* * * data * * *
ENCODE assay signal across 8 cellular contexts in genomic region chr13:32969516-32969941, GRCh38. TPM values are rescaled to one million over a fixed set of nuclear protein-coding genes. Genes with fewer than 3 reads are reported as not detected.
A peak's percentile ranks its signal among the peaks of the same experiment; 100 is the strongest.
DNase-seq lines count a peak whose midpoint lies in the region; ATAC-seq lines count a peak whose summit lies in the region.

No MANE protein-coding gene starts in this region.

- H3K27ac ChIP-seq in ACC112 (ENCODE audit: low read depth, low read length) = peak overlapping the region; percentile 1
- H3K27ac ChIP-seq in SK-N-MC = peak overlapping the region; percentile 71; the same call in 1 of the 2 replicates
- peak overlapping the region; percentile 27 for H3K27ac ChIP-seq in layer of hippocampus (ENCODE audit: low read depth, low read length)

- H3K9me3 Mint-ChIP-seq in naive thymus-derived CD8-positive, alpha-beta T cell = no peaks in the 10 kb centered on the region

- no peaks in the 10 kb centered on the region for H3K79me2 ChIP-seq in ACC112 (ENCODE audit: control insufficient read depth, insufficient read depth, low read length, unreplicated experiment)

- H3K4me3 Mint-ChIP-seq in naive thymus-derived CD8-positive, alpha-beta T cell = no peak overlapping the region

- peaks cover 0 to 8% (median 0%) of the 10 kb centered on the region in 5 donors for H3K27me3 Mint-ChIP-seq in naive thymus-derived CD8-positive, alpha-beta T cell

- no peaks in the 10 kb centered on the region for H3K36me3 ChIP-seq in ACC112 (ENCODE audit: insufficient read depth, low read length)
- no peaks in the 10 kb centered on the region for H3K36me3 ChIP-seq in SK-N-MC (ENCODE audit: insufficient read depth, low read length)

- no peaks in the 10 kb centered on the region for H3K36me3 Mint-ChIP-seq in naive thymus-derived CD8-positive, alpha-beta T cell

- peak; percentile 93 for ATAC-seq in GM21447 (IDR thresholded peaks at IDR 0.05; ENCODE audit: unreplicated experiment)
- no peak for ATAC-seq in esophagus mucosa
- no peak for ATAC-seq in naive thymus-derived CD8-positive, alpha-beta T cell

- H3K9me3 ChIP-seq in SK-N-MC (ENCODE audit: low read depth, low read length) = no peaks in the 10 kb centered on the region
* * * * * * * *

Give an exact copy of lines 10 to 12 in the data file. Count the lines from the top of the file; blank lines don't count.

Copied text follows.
- H3K4me3 Mint-ChIP-seq in naive thymus-derived CD8-positive, alpha-beta T cell = no peak overlapping the region

- peaks cover 0 to 8% (median 0%) of the 10 kb centered on the region in 5 donors for H3K27me3 Mint-ChIP-seq in naive thymus-derived CD8-positive, alpha-beta T cell

- no peaks in the 10 kb centered on the region for H3K36me3 ChIP-seq in ACC112 (ENCODE audit: insufficient read depth, low read length)